Remembering John Silber

By Sadie Roosa

Former Boston University president and gubernatorial candidate for Massachusetts, John Silber, died today of kidney failure at the age of 86. Serving as president of BU for a quarter century, Silber was an important figure in Boston’s history, and he continued to be active in the Massachusetts political and education arena after stepping down as president.

The Boston Local TV News collections cover the span of his entire career, and highlight many of the important stages of impact on the Boston community.

The WHDH collection has the beginning of his career in Boston with Silber’s inauguration as President of BU in 1971. It also contains several addresses he made early in his tenure, including one on American Universities.

The WCVB collection contains a lot of his career at BU, including coverage of the faculty and clerical worker strike that epitomized the tension that existed between Silber and the BU faculty and staff throughout the 70s. There is also footage of him discussing student loan policy and Affirmative Action.

The WGBH Ten O’Clock News collection overlaps with the WCVB collection and contains some coverage of Silber’s career at BU, including him giving an honorary degree to Zulu chief Mangosuthu Buthelezi and BU taking over management of the Chelsea public school system. The Ten O’Clock News also covers Silber’s career outside of his role as president a university. The collection has his views on bilingual education, a discussion/argument with Noam Chomsky on Contra aid, and coverage of his gubernatorial race in 1990 against William Weld, which includes a Ten O’Clock News Special profiling him as the democratic candidate. There is also a retrospective piece in the collection, containing photographs of Silber in his youth, at his wedding, at college, and with his family. Some of the Ten O’Clock News footage of Silber has already been digitized and is available on Open Vault.

John Silber had a large impact on the local Boston community, and our Boston Local News Digital Library is one way that impact will be recorded, preserved, and remembered. The catalog will be online soon to research these stories on his life and career.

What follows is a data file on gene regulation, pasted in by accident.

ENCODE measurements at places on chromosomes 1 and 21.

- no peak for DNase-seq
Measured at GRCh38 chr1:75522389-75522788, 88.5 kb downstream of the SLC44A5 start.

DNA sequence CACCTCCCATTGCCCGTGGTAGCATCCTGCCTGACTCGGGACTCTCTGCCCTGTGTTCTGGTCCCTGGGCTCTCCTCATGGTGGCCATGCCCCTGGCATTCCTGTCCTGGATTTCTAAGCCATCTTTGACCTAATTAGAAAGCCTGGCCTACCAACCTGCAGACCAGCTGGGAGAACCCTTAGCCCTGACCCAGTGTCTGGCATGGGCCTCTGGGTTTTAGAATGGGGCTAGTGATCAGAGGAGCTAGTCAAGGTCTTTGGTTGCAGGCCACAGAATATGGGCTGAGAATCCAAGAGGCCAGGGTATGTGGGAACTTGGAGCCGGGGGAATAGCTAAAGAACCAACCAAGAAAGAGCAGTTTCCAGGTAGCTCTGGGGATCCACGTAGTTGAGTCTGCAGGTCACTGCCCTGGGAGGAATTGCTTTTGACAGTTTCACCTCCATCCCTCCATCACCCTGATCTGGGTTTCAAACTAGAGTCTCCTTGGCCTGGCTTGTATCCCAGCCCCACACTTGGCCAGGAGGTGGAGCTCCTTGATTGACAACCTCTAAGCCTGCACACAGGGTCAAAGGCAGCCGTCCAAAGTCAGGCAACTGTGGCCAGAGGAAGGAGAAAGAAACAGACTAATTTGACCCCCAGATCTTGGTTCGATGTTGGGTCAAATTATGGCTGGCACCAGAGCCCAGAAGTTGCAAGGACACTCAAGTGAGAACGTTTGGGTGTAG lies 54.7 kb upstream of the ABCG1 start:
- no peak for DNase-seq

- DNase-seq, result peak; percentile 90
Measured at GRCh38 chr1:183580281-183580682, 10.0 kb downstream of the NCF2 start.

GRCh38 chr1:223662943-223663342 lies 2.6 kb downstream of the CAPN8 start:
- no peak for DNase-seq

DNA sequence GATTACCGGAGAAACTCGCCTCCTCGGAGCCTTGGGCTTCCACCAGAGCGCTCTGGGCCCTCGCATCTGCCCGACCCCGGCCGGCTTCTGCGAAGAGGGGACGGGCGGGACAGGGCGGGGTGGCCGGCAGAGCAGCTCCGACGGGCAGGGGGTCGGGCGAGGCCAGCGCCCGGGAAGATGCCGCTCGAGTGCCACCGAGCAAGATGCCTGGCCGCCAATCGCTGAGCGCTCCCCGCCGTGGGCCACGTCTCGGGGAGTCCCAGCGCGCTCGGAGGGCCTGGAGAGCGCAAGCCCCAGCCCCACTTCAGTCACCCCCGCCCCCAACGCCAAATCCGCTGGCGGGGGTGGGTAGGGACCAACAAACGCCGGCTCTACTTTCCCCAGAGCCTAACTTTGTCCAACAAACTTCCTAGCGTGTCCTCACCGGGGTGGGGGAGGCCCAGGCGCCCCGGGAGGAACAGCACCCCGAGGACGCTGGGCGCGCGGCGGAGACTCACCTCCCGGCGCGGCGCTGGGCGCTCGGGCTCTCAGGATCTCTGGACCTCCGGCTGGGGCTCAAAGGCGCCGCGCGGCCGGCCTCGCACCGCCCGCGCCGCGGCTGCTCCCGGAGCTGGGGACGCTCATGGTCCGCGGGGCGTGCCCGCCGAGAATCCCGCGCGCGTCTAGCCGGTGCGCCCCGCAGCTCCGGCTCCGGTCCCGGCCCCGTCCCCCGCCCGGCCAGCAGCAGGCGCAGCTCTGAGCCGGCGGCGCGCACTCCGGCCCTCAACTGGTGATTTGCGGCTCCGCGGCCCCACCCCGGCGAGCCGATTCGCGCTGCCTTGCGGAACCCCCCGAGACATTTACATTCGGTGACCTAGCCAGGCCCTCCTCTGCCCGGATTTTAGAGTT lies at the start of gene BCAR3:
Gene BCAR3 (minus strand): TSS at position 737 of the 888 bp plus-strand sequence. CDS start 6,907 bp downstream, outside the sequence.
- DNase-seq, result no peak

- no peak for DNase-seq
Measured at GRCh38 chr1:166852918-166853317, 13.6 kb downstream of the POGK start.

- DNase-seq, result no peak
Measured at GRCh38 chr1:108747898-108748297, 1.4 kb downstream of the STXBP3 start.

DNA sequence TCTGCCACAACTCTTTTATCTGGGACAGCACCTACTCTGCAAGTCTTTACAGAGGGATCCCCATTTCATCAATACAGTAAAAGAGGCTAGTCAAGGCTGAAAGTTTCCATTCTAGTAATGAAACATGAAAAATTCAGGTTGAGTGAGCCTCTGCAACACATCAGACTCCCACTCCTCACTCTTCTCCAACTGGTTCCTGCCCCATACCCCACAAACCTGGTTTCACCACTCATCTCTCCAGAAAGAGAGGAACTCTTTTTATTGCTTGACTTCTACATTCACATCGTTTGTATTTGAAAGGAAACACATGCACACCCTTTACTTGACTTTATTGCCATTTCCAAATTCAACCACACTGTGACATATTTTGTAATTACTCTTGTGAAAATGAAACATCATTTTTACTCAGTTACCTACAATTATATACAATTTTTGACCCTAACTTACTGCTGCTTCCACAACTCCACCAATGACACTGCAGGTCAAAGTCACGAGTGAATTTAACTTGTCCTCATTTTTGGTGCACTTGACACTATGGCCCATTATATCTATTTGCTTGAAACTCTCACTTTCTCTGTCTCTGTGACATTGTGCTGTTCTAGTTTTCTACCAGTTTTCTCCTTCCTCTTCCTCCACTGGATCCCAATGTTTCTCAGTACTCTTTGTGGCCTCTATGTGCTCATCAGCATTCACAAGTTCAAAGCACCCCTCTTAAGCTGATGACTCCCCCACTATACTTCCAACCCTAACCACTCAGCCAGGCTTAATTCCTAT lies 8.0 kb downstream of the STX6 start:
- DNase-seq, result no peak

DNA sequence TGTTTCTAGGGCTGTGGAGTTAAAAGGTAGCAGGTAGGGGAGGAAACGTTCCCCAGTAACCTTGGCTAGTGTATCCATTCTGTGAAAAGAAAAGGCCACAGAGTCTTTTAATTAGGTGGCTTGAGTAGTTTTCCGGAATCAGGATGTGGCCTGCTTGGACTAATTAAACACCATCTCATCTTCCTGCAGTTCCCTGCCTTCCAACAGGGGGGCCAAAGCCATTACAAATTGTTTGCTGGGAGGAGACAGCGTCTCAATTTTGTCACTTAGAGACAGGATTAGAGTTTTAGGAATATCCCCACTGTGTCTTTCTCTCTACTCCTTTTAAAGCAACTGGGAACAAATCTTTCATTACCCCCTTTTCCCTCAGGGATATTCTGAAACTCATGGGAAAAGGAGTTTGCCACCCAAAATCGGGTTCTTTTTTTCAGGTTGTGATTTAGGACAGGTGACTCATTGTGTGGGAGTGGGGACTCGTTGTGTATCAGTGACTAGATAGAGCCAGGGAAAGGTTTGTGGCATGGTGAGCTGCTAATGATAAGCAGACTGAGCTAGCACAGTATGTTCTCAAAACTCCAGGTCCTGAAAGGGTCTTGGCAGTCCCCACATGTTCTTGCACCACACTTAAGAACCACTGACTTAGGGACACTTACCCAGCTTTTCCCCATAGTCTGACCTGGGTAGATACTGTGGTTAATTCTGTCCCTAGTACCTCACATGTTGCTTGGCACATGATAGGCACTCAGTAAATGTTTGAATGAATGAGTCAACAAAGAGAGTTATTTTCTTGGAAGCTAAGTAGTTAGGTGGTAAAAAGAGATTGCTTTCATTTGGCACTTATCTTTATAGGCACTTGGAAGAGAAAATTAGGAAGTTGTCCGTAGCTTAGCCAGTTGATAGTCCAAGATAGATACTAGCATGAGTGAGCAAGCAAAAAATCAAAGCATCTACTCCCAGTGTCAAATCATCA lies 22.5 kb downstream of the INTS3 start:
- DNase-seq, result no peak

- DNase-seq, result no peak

Mayor Kevin H. White, 1929 – 2012

This weekend we lost a giant of Boston and Massachusetts history, Mayor Kevin White.

White served as mayor of Boston for 16 years and saw the city through immense growth and renewal. He also governed the city through a period of great racial turmoil during the 1960s and 70s, culminating in the controversial desegregation of the Boston City Schools through busing in 1974.

In the WGBH Archives, we have many video and audio recordings of White during his time as Mayor, but a few stand out as examples of his leadership style in times of tension.

Last year, on the anniversary of the event Elizabeth Deane posted a piece about White’s work with soul singer James Brown and with WGBH to broadcast the performer’s concert live the night after Dr. Martin Luther King was assassinated. In this video from that night, Mayor White, humorously dubbed “a swinging cat” by James Brown, pays tribute to Dr. King, “one of the greatest Americans” and asked the audience to help him “make Dr. King’s dream a reality in Boston.” This pivotal moment quite possibly saved the city from the riots and violence that plagued other cities in response to Dr. King’s death.